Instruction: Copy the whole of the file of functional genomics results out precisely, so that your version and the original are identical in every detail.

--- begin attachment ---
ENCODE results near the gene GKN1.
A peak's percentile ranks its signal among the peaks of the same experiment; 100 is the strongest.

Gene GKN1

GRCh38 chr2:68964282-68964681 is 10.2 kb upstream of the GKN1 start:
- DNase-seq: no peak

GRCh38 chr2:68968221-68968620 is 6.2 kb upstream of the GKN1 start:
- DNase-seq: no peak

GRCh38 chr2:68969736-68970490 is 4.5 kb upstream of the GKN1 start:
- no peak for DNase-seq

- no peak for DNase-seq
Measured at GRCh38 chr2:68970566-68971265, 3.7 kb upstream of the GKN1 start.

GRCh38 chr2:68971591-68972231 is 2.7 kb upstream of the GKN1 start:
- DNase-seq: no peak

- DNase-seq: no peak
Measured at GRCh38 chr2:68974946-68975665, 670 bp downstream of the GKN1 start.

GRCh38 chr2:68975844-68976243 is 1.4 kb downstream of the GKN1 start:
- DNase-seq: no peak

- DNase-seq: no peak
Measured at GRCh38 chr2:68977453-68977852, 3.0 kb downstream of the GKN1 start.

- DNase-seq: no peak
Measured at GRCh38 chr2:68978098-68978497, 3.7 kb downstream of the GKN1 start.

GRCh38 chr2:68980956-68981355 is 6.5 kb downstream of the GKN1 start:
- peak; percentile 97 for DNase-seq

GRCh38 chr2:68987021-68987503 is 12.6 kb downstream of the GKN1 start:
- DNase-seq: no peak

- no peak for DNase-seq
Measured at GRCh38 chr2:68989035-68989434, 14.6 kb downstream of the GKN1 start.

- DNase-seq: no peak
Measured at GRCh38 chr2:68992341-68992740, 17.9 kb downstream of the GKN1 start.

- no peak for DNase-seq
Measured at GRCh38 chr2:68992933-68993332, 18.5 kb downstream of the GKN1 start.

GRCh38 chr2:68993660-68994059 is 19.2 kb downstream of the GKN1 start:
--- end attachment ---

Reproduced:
ENCODE results near the gene GKN1.
A peak's percentile ranks its signal among the peaks of the same experiment; 100 is the strongest.

Gene GKN1

GRCh38 chr2:68964282-68964681 is 10.2 kb upstream of the GKN1 start:
- DNase-seq: no peak

GRCh38 chr2:68968221-68968620 is 6.2 kb upstream of the GKN1 start:
- DNase-seq: no peak

GRCh38 chr2:68969736-68970490 is 4.5 kb upstream of the GKN1 start:
- no peak for DNase-seq

- no peak for DNase-seq
Measured at GRCh38 chr2:68970566-68971265, 3.7 kb upstream of the GKN1 start.

GRCh38 chr2:68971591-68972231 is 2.7 kb upstream of the GKN1 start:
- DNase-seq: no peak

- DNase-seq: no peak
Measured at GRCh38 chr2:68974946-68975665, 670 bp downstream of the GKN1 start.

GRCh38 chr2:68975844-68976243 is 1.4 kb downstream of the GKN1 start:
- DNase-seq: no peak

- DNase-seq: no peak
Measured at GRCh38 chr2:68977453-68977852, 3.0 kb downstream of the GKN1 start.

- DNase-seq: no peak
Measured at GRCh38 chr2:68978098-68978497, 3.7 kb downstream of the GKN1 start.

GRCh38 chr2:68980956-68981355 is 6.5 kb downstream of the GKN1 start:
- peak; percentile 97 for DNase-seq

GRCh38 chr2:68987021-68987503 is 12.6 kb downstream of the GKN1 start:
- DNase-seq: no peak

- no peak for DNase-seq
Measured at GRCh38 chr2:68989035-68989434, 14.6 kb downstream of the GKN1 start.

- DNase-seq: no peak
Measured at GRCh38 chr2:68992341-68992740, 17.9 kb downstream of the GKN1 start.

- no peak for DNase-seq
Measured at GRCh38 chr2:68992933-68993332, 18.5 kb downstream of the GKN1 start.

GRCh38 chr2:68993660-68994059 is 19.2 kb downstream of the GKN1 start: